few chefs make the national news when they take over a restaurant, but
thatís exactly what happened to Nell Benton when she bought The
National at the end of 2011. The reason? The former owner, Michael
Diedrick, sold Benton the entire restaurant for $100. The original
price was $30,000, but for each one of the 11 stipulations Benton met,
he reduced the price, and Bentonís nationally known cafť has become
a neighborhood hub, as well as a dining destination in Milwaukee and
beyond (with lots of Chicagoans stopping to visit on the way north).
Benton, who is busy finishing her first book, "Fusion
Ramen," which will hit bookstores this October, sat down with M
Magazine to discuss cuisine, travel and some of her favorite things.
Tell me about
"I grew up
in Green Bay, but my mother is British. She and my dad met in Algiers
in the í60s. I was born in Santa Monica ó my father was going to
UCLA, but then he got a job at St. Norbertís so I grew up in Green
Bay but spent summers in the U.K. I lived in London in my 20s, and I
also lived on the island of Jersey, off the coast of France.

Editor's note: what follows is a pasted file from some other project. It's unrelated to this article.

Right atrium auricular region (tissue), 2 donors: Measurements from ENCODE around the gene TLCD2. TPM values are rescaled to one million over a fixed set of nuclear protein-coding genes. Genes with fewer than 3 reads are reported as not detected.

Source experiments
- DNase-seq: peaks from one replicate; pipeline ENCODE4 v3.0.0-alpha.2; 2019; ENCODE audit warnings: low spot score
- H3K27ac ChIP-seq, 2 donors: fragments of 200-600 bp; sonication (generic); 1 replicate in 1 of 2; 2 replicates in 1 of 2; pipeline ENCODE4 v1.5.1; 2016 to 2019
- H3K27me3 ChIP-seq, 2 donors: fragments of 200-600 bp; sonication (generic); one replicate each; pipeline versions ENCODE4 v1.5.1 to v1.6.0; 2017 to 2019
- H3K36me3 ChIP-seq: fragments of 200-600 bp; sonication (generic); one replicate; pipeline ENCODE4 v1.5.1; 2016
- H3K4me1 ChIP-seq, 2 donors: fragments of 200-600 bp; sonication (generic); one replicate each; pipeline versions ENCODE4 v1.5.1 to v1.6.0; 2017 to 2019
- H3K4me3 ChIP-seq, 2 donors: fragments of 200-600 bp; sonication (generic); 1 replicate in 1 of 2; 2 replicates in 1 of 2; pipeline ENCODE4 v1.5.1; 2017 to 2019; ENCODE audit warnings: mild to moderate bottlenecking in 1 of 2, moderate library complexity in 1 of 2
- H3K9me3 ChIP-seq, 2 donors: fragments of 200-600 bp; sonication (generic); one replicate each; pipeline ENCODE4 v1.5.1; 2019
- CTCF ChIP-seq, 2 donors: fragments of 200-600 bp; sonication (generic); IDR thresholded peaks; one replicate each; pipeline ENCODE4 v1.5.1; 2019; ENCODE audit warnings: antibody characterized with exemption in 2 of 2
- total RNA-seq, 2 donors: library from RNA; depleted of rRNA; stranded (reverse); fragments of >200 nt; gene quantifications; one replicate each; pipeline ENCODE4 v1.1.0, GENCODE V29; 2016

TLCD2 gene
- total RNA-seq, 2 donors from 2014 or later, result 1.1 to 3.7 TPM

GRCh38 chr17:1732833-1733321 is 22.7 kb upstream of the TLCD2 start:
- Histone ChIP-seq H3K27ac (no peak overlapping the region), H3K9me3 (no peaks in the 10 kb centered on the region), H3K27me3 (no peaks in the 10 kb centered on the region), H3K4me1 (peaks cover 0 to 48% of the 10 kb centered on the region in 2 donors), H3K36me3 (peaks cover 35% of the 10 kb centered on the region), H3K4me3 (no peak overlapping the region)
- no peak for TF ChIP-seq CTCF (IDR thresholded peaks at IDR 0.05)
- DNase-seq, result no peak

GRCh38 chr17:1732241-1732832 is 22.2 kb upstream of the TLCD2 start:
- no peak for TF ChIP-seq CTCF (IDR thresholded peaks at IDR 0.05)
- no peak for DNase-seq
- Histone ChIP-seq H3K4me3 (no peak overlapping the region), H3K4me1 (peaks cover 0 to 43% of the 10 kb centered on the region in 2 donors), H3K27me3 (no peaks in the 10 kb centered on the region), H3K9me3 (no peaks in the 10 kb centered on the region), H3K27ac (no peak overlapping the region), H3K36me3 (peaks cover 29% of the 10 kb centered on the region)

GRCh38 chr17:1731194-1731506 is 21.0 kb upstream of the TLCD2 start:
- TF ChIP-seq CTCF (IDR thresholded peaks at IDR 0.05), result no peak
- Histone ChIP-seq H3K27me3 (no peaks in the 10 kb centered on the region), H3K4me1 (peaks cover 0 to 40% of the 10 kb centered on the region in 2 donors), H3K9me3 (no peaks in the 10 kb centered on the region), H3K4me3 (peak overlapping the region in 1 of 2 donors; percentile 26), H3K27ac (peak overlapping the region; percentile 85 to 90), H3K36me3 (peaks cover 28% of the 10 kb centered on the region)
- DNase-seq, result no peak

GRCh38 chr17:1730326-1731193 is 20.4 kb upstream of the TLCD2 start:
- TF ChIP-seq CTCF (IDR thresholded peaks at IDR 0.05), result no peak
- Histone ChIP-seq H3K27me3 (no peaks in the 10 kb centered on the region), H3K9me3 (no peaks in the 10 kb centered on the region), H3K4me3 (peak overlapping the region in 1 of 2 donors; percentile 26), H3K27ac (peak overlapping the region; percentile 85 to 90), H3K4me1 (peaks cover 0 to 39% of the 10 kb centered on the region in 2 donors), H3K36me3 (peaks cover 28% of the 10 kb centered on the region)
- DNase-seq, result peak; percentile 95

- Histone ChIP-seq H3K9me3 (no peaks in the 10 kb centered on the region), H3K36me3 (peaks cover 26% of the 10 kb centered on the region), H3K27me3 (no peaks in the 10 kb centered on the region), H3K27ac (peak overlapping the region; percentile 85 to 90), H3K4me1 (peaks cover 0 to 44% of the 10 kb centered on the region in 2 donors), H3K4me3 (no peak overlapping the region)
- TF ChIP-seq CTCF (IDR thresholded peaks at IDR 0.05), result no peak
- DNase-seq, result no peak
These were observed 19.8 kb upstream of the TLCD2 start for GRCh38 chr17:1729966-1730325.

I used to work
with humanitarian organizations and in finance. Cooking is something I
always loved doing. I worked in restaurants and bars in college and
after. I went to the Culinary School of the Art Institute of Fort
going places with family and visiting relatives must have instilled a
love of travel.
travel one to two weeks in the fall and spring. Itís my sacred
travel time. Iíve been to 40 different countries. Iíve often
traveled based on where I want to eat. And yes, in my humanitarian
work, I have traveled to hot spots."
in your refrigerator? What do you cook outside of work?
Iíve known, if you looked in their refrigerator, itís all
condiments and takeout. All Iíve been cooking lately is ramen. I
love ketchup. I wrote a blog post on my love of ketchup on potatoes.
It is the hot and the cold and the salty and the sweet. I love sambol,
a Thai chili garlic sauce. I love marmite, which is a yeast extract
from England, and I love Tabasco on pizza. Iíve written a lot of my
book at Anodyne Cafť, eating their prosciutto pizza."
What tools do
good knife. I want to come up with a chefís tool belt, but it has to
be something you could sanitize. I love my Robot Coupe (a type of food
processor). I use chopsticks a lot for moving things in and out of
pots. I also have a sous-vide, which I use to make pork loin."
youíd like to share?
called The National Cafť, but it should be called the international
because the cuisine is from around the world. I serve ramen, a full
English breakfast and huevos rancheros. When I was 7 or 8, I wrote in
my journal the menu I was going to serve at my international cafť.
And come and visit our patio. We have herbs and veggies."